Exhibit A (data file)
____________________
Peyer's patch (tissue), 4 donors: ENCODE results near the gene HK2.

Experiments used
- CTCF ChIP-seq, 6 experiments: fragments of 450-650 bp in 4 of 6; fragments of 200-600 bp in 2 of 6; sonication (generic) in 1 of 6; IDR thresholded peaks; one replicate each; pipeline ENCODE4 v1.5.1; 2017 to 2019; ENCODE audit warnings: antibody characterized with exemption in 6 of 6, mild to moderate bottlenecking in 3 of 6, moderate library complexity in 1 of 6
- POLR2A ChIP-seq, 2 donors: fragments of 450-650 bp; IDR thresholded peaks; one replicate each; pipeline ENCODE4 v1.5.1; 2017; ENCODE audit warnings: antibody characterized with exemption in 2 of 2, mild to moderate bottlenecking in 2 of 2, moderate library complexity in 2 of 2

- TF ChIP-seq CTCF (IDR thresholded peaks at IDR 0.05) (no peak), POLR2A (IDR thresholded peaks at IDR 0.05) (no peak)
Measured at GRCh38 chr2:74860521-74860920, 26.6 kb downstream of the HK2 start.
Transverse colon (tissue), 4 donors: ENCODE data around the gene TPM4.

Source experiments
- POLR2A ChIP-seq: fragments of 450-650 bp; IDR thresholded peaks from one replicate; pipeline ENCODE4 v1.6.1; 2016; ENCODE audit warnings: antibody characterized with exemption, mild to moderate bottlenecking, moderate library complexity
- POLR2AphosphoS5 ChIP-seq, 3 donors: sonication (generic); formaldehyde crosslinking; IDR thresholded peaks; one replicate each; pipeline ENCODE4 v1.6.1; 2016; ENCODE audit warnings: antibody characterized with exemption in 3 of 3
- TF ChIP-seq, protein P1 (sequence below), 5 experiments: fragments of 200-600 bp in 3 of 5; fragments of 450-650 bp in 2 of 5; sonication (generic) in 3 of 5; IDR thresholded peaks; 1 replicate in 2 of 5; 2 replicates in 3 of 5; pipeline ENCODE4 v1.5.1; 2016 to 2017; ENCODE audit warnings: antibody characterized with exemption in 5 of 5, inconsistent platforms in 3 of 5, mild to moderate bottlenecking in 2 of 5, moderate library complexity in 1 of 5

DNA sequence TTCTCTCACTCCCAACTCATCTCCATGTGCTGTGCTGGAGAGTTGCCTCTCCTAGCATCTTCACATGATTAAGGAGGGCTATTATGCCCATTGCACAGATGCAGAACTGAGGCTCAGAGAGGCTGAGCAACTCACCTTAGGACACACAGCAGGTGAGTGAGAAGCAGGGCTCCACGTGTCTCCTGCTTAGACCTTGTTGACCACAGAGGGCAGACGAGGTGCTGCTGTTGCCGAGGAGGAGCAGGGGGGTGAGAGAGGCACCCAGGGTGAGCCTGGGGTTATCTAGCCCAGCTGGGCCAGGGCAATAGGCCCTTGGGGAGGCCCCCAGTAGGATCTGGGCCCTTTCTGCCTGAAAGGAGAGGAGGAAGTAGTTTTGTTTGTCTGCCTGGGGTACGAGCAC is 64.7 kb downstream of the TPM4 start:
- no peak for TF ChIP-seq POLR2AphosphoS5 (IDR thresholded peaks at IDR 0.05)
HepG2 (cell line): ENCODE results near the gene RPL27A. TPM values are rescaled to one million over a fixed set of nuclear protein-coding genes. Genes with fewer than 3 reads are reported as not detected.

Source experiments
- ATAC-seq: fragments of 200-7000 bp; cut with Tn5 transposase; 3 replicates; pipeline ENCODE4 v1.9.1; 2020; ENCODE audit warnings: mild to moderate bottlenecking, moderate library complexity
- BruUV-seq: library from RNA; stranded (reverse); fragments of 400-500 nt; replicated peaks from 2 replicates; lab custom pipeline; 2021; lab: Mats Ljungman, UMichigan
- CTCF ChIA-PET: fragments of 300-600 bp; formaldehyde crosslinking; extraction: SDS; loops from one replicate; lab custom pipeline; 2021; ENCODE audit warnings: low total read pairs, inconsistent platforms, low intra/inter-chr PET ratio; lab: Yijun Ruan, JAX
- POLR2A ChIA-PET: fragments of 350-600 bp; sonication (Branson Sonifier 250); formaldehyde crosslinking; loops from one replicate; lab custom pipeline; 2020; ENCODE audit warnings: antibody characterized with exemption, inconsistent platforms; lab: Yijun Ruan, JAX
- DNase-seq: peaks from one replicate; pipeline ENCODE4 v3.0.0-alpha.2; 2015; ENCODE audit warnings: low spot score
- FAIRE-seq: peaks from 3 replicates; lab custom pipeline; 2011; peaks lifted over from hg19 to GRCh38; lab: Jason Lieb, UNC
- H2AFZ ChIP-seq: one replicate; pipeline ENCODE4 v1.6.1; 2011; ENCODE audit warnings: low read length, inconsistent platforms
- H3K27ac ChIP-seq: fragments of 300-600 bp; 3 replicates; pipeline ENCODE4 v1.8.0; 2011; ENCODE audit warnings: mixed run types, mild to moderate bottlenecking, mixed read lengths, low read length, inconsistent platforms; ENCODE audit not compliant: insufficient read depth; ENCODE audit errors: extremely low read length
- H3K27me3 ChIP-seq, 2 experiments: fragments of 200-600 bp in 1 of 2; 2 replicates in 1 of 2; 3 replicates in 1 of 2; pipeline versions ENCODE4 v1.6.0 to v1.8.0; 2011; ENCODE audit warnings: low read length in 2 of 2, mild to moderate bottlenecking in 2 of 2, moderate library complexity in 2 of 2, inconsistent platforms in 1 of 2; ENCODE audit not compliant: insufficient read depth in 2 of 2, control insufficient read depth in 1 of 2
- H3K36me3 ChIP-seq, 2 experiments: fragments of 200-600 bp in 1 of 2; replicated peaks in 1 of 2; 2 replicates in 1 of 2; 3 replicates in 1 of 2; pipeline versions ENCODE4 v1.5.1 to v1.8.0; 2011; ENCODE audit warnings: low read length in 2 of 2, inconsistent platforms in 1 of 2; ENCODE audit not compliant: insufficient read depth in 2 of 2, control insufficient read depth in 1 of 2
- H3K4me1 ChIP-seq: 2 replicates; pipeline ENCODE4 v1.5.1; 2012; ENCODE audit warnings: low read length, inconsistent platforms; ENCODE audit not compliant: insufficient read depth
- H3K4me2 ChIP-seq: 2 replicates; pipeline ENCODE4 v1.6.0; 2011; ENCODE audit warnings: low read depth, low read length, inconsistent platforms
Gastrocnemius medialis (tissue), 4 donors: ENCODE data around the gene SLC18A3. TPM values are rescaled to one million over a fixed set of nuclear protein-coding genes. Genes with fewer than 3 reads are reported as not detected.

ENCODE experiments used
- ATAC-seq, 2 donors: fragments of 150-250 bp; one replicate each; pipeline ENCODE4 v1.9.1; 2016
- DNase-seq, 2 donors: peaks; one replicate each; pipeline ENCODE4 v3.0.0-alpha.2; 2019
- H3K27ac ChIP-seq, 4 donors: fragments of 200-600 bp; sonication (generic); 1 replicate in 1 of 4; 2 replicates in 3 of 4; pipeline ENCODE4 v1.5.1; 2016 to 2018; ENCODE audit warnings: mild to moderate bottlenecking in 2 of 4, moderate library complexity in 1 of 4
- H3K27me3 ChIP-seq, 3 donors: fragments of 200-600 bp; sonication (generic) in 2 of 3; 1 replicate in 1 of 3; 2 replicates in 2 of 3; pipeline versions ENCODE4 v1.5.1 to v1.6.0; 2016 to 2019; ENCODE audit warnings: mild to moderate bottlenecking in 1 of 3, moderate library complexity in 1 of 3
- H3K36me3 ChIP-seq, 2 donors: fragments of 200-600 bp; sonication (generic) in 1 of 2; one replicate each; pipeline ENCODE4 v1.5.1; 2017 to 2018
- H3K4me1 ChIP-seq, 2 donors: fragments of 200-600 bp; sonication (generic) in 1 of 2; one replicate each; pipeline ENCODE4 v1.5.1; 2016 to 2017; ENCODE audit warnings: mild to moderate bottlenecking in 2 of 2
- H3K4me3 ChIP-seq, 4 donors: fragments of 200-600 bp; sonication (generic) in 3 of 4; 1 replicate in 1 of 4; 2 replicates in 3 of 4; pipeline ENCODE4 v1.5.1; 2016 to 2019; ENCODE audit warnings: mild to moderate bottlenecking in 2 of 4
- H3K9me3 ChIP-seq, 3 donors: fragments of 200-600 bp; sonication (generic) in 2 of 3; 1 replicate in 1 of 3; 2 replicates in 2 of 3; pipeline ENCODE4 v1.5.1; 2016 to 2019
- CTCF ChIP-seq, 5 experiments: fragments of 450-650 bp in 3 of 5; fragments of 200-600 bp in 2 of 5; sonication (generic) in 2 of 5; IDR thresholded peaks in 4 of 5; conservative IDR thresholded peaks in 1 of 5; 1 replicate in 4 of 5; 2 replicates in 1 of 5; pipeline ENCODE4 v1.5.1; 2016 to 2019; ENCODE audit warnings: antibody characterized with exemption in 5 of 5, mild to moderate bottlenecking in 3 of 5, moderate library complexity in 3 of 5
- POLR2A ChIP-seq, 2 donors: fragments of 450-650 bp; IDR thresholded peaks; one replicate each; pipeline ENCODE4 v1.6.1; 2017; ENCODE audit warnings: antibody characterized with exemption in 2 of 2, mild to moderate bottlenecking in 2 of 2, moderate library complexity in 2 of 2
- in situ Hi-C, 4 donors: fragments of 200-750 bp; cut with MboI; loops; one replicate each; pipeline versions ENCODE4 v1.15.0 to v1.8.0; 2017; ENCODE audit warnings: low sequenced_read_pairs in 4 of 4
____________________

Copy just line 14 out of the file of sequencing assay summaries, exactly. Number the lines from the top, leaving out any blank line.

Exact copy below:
HepG2 (cell line): ENCODE results near the gene RPL27A. TPM values are rescaled to one million over a fixed set of nuclear protein-coding genes. Genes with fewer than 3 reads are reported as not detected.